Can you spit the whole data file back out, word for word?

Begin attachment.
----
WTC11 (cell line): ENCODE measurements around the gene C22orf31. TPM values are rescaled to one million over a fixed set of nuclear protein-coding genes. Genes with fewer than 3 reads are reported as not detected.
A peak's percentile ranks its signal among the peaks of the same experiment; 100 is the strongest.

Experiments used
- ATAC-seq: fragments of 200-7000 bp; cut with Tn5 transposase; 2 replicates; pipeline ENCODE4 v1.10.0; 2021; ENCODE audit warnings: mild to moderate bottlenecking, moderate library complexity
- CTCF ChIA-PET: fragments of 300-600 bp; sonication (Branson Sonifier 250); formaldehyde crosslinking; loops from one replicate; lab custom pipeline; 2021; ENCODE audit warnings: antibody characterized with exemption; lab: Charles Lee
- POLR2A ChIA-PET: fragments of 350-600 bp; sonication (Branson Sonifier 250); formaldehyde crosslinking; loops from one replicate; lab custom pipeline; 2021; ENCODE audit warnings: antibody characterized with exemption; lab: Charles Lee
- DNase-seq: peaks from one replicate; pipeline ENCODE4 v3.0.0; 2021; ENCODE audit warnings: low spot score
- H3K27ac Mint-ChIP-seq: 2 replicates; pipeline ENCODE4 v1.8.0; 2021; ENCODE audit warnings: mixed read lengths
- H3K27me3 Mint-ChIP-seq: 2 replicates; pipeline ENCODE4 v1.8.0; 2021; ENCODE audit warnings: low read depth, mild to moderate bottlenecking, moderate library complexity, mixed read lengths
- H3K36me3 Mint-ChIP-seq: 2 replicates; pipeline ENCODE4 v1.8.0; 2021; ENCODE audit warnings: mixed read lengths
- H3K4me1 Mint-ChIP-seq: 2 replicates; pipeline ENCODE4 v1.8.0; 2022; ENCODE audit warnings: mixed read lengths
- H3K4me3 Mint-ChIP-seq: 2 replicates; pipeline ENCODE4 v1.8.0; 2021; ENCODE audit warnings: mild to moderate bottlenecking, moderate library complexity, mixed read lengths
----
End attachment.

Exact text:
WTC11 (cell line): ENCODE measurements around the gene C22orf31. TPM values are rescaled to one million over a fixed set of nuclear protein-coding genes. Genes with fewer than 3 reads are reported as not detected.
A peak's percentile ranks its signal among the peaks of the same experiment; 100 is the strongest.

Experiments used
- ATAC-seq: fragments of 200-7000 bp; cut with Tn5 transposase; 2 replicates; pipeline ENCODE4 v1.10.0; 2021; ENCODE audit warnings: mild to moderate bottlenecking, moderate library complexity
- CTCF ChIA-PET: fragments of 300-600 bp; sonication (Branson Sonifier 250); formaldehyde crosslinking; loops from one replicate; lab custom pipeline; 2021; ENCODE audit warnings: antibody characterized with exemption; lab: Charles Lee
- POLR2A ChIA-PET: fragments of 350-600 bp; sonication (Branson Sonifier 250); formaldehyde crosslinking; loops from one replicate; lab custom pipeline; 2021; ENCODE audit warnings: antibody characterized with exemption; lab: Charles Lee
- DNase-seq: peaks from one replicate; pipeline ENCODE4 v3.0.0; 2021; ENCODE audit warnings: low spot score
- H3K27ac Mint-ChIP-seq: 2 replicates; pipeline ENCODE4 v1.8.0; 2021; ENCODE audit warnings: mixed read lengths
- H3K27me3 Mint-ChIP-seq: 2 replicates; pipeline ENCODE4 v1.8.0; 2021; ENCODE audit warnings: low read depth, mild to moderate bottlenecking, moderate library complexity, mixed read lengths
- H3K36me3 Mint-ChIP-seq: 2 replicates; pipeline ENCODE4 v1.8.0; 2021; ENCODE audit warnings: mixed read lengths
- H3K4me1 Mint-ChIP-seq: 2 replicates; pipeline ENCODE4 v1.8.0; 2022; ENCODE audit warnings: mixed read lengths
- H3K4me3 Mint-ChIP-seq: 2 replicates; pipeline ENCODE4 v1.8.0; 2021; ENCODE audit warnings: mild to moderate bottlenecking, moderate library complexity, mixed read lengths